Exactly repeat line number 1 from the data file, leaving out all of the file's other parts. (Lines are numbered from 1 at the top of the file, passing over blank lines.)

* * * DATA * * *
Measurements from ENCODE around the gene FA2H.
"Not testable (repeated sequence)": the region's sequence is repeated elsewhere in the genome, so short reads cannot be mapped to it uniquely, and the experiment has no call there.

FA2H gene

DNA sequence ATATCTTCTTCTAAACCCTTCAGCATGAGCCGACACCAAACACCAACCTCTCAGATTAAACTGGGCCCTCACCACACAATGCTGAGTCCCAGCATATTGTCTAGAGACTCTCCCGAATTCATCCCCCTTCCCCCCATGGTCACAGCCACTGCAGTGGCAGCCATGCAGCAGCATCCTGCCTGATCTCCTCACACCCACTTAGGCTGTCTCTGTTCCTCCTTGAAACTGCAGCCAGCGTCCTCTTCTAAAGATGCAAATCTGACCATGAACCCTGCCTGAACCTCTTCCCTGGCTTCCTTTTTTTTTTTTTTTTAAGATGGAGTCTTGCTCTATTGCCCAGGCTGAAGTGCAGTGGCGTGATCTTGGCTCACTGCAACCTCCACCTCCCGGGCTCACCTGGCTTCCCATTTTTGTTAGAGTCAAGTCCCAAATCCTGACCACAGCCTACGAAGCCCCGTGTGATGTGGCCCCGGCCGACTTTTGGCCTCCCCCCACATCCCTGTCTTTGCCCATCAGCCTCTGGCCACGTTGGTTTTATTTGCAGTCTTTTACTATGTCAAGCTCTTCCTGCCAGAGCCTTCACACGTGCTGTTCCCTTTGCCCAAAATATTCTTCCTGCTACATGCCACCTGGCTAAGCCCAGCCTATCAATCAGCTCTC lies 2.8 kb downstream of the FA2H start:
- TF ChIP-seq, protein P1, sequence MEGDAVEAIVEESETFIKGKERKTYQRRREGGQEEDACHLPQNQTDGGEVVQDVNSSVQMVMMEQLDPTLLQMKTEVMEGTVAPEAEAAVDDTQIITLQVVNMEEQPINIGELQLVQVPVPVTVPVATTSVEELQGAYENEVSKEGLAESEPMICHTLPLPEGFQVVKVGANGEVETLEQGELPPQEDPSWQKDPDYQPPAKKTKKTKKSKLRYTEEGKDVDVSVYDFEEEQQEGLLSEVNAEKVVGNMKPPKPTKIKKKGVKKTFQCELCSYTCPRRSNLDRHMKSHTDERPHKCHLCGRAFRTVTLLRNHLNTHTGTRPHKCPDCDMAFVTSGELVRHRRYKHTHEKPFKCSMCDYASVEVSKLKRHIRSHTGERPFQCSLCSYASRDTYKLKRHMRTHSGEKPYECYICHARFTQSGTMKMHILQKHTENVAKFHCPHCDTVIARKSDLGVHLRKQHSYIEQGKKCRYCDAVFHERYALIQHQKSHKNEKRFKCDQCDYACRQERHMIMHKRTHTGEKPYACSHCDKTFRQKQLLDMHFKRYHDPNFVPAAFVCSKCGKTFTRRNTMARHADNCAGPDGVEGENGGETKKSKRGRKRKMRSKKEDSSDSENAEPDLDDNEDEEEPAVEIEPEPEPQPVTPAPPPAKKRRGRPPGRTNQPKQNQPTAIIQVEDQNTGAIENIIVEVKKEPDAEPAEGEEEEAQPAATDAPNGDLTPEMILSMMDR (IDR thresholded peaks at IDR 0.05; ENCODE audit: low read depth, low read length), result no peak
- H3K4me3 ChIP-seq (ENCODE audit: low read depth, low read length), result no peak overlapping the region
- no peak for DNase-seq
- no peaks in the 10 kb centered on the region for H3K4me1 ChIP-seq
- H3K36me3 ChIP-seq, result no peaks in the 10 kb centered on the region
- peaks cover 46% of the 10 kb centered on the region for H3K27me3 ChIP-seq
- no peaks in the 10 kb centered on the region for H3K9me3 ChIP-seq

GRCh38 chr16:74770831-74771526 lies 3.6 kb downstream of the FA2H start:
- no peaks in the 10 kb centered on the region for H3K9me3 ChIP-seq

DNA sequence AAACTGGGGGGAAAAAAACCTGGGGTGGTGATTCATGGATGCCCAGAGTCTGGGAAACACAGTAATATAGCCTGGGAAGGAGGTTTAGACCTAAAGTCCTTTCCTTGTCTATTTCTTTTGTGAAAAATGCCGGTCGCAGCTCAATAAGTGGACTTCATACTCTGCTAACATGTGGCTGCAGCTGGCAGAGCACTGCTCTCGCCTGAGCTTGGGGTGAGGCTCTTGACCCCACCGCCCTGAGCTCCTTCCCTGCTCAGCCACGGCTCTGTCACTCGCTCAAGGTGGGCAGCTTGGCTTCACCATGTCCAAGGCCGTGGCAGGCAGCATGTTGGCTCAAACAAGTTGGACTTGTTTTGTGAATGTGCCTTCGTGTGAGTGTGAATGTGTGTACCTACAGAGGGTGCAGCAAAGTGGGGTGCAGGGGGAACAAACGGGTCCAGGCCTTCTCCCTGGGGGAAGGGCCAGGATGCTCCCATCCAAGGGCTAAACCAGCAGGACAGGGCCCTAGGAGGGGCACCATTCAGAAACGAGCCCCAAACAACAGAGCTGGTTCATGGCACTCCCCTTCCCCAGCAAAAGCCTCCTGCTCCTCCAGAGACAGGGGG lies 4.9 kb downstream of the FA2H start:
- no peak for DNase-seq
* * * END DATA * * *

Measurements from ENCODE around the gene FA2H.